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A 'Sassy' new salon now welcoming clients on Main

Sassy and Company Salon staff includes front, from left, owner Michelle Lundin and Jodi Sunram, back, Roz Johnson, Rachel Bishop, Donata Domino, Laura Dissmore, Liz Tostenson and Jeanne Boyce. (Jean Ruzicka / Enterprise)

Michelle Lundin has assumed the scissors at the former Carol's Shear Pleasure, Sassy and Company now welcoming clientele, original and new, at the salon on the first block of Main.

"I've come full circle," said Lundin, who applied at the salon a decade ago. She was offered a position, but declined because it was part-time.

"When I needed a change, this was the first place I came," she said. "It happened to be for sale."

"Come on over," owner Carol Smith told her. "We'll talk about it."

"She's a mini Mom," Liz Tostenson said of Lundin's first-to-arrive, last-to-leave work ethic.

Carol Smith and husband Ed founded the salon Christmas 1995.

"Our family was centered around this," Tostenson said of sister Sue Weckwerth's and her daughters,' Leeza and LeeAnn, jobs in the salon. Ed Smith was the "janitor and numbers guy; I've taken on his role."

Carol Smith originally opened a salon in the log building on the fourth block of Main. "We've been with it since day one.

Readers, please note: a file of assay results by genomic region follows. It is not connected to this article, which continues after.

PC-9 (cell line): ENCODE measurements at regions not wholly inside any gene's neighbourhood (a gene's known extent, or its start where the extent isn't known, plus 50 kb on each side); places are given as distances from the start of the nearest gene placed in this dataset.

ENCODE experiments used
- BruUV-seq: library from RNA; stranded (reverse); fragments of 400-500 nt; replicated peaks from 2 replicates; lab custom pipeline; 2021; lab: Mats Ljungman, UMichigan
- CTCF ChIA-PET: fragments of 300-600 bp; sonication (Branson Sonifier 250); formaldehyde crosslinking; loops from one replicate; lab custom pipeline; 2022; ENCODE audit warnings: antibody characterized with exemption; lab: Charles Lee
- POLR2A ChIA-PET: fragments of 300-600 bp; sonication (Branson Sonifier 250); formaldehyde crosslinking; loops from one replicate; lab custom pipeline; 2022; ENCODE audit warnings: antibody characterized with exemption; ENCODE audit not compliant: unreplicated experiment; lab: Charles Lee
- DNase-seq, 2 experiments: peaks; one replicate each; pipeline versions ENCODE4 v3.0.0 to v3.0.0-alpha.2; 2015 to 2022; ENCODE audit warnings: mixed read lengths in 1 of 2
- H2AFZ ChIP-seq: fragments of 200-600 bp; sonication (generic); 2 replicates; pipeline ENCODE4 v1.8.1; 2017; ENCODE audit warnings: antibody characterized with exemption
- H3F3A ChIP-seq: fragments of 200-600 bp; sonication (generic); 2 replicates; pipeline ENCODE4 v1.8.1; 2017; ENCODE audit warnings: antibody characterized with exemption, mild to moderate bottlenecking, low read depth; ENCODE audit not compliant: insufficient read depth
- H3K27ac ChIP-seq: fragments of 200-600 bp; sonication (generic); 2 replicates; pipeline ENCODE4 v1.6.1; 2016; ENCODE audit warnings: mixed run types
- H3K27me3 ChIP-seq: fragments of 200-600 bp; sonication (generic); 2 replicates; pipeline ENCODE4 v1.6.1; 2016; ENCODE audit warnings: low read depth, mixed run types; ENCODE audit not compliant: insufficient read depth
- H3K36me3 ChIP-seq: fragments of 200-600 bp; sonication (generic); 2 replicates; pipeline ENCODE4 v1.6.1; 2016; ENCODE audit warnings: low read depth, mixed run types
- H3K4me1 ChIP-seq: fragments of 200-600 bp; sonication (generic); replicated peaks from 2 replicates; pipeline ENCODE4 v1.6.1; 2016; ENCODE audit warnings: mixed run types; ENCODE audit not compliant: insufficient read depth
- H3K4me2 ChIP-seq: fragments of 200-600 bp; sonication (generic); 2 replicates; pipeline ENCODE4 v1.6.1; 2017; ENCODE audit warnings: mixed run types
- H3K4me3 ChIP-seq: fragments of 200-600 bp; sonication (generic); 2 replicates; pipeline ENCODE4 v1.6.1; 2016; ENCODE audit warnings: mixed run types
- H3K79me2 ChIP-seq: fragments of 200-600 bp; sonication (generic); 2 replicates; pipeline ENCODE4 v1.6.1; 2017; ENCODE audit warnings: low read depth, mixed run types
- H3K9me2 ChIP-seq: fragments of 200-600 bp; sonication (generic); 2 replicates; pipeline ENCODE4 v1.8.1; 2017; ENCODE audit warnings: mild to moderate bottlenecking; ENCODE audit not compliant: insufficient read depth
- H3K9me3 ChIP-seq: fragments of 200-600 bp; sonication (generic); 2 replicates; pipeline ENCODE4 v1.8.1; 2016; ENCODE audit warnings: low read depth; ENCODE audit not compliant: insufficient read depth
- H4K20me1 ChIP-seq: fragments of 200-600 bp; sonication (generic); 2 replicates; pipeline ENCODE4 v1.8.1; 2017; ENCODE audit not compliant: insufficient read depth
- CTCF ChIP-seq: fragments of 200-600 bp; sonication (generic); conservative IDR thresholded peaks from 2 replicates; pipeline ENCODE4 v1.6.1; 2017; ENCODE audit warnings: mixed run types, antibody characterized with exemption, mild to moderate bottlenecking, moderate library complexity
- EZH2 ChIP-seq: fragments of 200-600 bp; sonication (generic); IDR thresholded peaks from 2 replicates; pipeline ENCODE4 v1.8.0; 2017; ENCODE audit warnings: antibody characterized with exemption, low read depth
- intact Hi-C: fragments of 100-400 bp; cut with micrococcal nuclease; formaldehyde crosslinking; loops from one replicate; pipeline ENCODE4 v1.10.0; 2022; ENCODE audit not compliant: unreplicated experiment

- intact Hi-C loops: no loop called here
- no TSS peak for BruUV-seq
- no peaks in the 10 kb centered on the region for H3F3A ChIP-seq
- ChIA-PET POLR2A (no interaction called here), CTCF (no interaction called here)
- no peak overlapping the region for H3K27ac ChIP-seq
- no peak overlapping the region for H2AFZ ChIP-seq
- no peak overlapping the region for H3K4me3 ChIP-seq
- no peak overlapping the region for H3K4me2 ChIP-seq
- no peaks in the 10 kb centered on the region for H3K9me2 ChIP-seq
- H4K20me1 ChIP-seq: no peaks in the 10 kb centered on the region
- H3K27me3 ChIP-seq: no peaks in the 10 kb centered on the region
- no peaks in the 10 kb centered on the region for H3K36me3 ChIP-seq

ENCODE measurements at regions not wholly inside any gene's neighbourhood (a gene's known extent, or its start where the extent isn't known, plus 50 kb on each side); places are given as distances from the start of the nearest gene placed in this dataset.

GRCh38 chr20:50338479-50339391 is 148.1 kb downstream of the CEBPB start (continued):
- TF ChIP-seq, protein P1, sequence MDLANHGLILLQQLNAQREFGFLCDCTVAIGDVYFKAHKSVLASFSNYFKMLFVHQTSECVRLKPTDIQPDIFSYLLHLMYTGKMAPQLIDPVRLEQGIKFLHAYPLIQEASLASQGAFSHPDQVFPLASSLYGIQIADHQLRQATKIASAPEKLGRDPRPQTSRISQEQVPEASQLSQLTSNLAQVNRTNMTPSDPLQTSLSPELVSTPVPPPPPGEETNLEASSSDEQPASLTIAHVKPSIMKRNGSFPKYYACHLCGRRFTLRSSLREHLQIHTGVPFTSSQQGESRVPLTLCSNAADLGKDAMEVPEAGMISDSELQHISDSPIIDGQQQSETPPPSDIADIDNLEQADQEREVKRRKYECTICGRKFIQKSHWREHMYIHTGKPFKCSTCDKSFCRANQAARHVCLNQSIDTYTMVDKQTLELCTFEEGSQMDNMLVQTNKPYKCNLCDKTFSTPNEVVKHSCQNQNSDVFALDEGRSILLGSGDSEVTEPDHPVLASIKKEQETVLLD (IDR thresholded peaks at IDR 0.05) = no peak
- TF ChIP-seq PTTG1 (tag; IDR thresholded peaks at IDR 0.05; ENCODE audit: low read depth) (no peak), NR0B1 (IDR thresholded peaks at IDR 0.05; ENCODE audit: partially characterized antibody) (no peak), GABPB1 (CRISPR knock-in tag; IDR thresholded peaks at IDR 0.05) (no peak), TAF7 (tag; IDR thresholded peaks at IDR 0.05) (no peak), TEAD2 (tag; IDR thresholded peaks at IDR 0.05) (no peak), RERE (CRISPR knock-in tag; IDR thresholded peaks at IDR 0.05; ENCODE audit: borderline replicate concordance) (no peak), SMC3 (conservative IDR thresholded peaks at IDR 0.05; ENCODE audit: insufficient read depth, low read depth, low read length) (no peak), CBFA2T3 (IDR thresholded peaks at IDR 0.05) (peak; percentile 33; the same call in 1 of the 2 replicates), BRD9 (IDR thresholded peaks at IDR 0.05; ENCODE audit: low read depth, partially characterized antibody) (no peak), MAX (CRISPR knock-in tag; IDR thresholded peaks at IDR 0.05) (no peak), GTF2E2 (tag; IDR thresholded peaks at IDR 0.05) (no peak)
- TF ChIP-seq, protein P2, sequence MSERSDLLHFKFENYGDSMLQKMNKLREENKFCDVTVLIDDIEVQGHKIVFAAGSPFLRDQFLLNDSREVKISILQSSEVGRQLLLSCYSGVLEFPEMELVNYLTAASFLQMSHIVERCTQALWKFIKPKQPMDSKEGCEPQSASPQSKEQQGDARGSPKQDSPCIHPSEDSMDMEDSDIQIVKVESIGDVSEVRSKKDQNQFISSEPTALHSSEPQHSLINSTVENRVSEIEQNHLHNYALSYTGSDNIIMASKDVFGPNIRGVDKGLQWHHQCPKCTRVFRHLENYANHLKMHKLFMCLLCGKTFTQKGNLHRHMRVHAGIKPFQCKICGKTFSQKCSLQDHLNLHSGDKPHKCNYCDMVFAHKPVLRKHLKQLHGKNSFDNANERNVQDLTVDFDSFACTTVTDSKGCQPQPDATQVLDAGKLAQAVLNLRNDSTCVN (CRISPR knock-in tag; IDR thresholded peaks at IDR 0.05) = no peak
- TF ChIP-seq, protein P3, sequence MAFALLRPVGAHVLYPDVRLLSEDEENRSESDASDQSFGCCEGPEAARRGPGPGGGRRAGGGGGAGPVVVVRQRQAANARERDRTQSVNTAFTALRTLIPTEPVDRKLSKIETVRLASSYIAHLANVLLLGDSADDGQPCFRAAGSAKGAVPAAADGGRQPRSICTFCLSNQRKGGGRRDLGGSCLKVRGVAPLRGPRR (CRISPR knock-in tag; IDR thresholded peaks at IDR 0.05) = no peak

"Mom loved doing hair," Tostenson said of her 6 a.m. to 9 p.m. hours of operation.

"It was definitely her passion," Lundin agrees.

But health issues precluded continuing.

The night Smith officially closed the salon, she styled hair for a friend from the Twin Cities.

"She wanted to depart that way," Lundin said of her last "performance."

Sassy, Lundin explained of the salon's moniker, has long been part of her hair design vocabulary. "I always said you should look - and feel - better when you leave than when you come in."

A sassy entrepreneurial spirit drove the 26-year hair designer's decision to go out on her own.

The melding of customers "was like joining families," Tostenson said of the "relaxed family atmosphere" in the salon. "Mom's motto of comfort and laughter is continuing."

The economy's downturn has led to longer stints between haircuts. And people are asking for color - without highlights. But the need to tame the locks remains.

Seven hair designers and a masseuse and nail technician serve clientele at Sassy and Company. Services include hair color and cuts, manicures and pedicures, massage, facials and waxing, with an updated product line now available.

"From 5 to 90, we want everyone to feel good," Tostenson said. "And it's still your mama's salon," she said of roller sets.

Sassy and Company is open from 8 a.m. to 5 p.m. Monday, Wednesday and Thursday; 8 a.m. to 7 p.m. Tuesday and 9 a.m. to 3 p.m. Saturday.